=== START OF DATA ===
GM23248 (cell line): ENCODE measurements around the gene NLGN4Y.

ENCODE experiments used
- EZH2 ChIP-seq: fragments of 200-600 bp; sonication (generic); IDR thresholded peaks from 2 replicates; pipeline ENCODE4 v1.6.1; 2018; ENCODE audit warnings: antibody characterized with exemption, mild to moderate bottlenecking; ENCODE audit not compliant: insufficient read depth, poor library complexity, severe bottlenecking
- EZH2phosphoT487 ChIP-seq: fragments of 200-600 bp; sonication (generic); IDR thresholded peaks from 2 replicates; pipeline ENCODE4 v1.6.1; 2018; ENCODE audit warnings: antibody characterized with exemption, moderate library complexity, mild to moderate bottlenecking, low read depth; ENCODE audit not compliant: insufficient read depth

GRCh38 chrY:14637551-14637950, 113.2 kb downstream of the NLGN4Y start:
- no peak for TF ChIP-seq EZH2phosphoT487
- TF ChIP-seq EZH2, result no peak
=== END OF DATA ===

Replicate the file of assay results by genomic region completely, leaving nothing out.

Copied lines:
GM23248 (cell line): ENCODE measurements around the gene NLGN4Y.

ENCODE experiments used
- EZH2 ChIP-seq: fragments of 200-600 bp; sonication (generic); IDR thresholded peaks from 2 replicates; pipeline ENCODE4 v1.6.1; 2018; ENCODE audit warnings: antibody characterized with exemption, mild to moderate bottlenecking; ENCODE audit not compliant: insufficient read depth, poor library complexity, severe bottlenecking
- EZH2phosphoT487 ChIP-seq: fragments of 200-600 bp; sonication (generic); IDR thresholded peaks from 2 replicates; pipeline ENCODE4 v1.6.1; 2018; ENCODE audit warnings: antibody characterized with exemption, moderate library complexity, mild to moderate bottlenecking, low read depth; ENCODE audit not compliant: insufficient read depth

GRCh38 chrY:14637551-14637950, 113.2 kb downstream of the NLGN4Y start:
- no peak for TF ChIP-seq EZH2phosphoT487
- TF ChIP-seq EZH2, result no peak